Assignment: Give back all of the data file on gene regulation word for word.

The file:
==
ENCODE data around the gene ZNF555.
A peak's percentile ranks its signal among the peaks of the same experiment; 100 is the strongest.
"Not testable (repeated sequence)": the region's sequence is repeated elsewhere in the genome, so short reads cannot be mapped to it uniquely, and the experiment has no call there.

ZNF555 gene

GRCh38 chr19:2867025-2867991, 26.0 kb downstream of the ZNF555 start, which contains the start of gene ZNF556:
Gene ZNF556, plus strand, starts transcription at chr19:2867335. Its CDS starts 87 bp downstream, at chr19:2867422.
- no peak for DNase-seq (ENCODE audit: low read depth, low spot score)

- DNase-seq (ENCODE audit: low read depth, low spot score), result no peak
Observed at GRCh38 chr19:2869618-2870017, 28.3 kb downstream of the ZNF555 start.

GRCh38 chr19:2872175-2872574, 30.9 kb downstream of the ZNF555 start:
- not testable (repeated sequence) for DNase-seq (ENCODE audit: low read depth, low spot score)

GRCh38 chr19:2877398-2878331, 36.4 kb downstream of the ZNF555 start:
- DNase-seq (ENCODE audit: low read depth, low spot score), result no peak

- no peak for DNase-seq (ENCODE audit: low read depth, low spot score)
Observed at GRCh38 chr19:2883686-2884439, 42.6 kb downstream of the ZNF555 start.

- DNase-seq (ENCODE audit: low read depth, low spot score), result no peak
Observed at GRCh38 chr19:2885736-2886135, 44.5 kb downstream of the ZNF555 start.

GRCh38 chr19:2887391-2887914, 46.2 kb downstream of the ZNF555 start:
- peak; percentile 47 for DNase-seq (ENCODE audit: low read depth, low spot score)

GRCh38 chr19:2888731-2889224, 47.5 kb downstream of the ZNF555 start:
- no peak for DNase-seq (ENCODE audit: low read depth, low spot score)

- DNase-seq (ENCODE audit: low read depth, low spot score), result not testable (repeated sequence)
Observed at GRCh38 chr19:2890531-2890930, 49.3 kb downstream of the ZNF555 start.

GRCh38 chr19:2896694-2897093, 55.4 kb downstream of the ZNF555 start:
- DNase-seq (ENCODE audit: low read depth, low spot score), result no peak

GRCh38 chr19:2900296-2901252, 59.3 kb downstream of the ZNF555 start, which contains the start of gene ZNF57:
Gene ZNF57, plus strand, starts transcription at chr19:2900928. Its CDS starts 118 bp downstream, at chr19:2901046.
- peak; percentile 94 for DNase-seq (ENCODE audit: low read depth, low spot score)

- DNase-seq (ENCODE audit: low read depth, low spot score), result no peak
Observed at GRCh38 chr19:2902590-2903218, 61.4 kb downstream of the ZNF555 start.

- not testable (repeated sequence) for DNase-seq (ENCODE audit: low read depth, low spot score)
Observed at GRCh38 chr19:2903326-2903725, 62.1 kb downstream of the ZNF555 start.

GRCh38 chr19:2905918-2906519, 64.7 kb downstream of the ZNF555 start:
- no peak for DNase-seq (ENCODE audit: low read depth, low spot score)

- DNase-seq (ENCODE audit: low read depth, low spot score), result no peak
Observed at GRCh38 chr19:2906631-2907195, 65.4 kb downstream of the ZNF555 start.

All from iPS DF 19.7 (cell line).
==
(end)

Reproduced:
ENCODE data around the gene ZNF555.
A peak's percentile ranks its signal among the peaks of the same experiment; 100 is the strongest.
"Not testable (repeated sequence)": the region's sequence is repeated elsewhere in the genome, so short reads cannot be mapped to it uniquely, and the experiment has no call there.

ZNF555 gene

GRCh38 chr19:2867025-2867991, 26.0 kb downstream of the ZNF555 start, which contains the start of gene ZNF556:
Gene ZNF556, plus strand, starts transcription at chr19:2867335. Its CDS starts 87 bp downstream, at chr19:2867422.
- no peak for DNase-seq (ENCODE audit: low read depth, low spot score)

- DNase-seq (ENCODE audit: low read depth, low spot score), result no peak
Observed at GRCh38 chr19:2869618-2870017, 28.3 kb downstream of the ZNF555 start.

GRCh38 chr19:2872175-2872574, 30.9 kb downstream of the ZNF555 start:
- not testable (repeated sequence) for DNase-seq (ENCODE audit: low read depth, low spot score)

GRCh38 chr19:2877398-2878331, 36.4 kb downstream of the ZNF555 start:
- DNase-seq (ENCODE audit: low read depth, low spot score), result no peak

- no peak for DNase-seq (ENCODE audit: low read depth, low spot score)
Observed at GRCh38 chr19:2883686-2884439, 42.6 kb downstream of the ZNF555 start.

- DNase-seq (ENCODE audit: low read depth, low spot score), result no peak
Observed at GRCh38 chr19:2885736-2886135, 44.5 kb downstream of the ZNF555 start.

GRCh38 chr19:2887391-2887914, 46.2 kb downstream of the ZNF555 start:
- peak; percentile 47 for DNase-seq (ENCODE audit: low read depth, low spot score)

GRCh38 chr19:2888731-2889224, 47.5 kb downstream of the ZNF555 start:
- no peak for DNase-seq (ENCODE audit: low read depth, low spot score)

- DNase-seq (ENCODE audit: low read depth, low spot score), result not testable (repeated sequence)
Observed at GRCh38 chr19:2890531-2890930, 49.3 kb downstream of the ZNF555 start.

GRCh38 chr19:2896694-2897093, 55.4 kb downstream of the ZNF555 start:
- DNase-seq (ENCODE audit: low read depth, low spot score), result no peak

GRCh38 chr19:2900296-2901252, 59.3 kb downstream of the ZNF555 start, which contains the start of gene ZNF57:
Gene ZNF57, plus strand, starts transcription at chr19:2900928. Its CDS starts 118 bp downstream, at chr19:2901046.
- peak; percentile 94 for DNase-seq (ENCODE audit: low read depth, low spot score)

- DNase-seq (ENCODE audit: low read depth, low spot score), result no peak
Observed at GRCh38 chr19:2902590-2903218, 61.4 kb downstream of the ZNF555 start.

- not testable (repeated sequence) for DNase-seq (ENCODE audit: low read depth, low spot score)
Observed at GRCh38 chr19:2903326-2903725, 62.1 kb downstream of the ZNF555 start.

GRCh38 chr19:2905918-2906519, 64.7 kb downstream of the ZNF555 start:
- no peak for DNase-seq (ENCODE audit: low read depth, low spot score)

- DNase-seq (ENCODE audit: low read depth, low spot score), result no peak
Observed at GRCh38 chr19:2906631-2907195, 65.4 kb downstream of the ZNF555 start.

All from iPS DF 19.7 (cell line).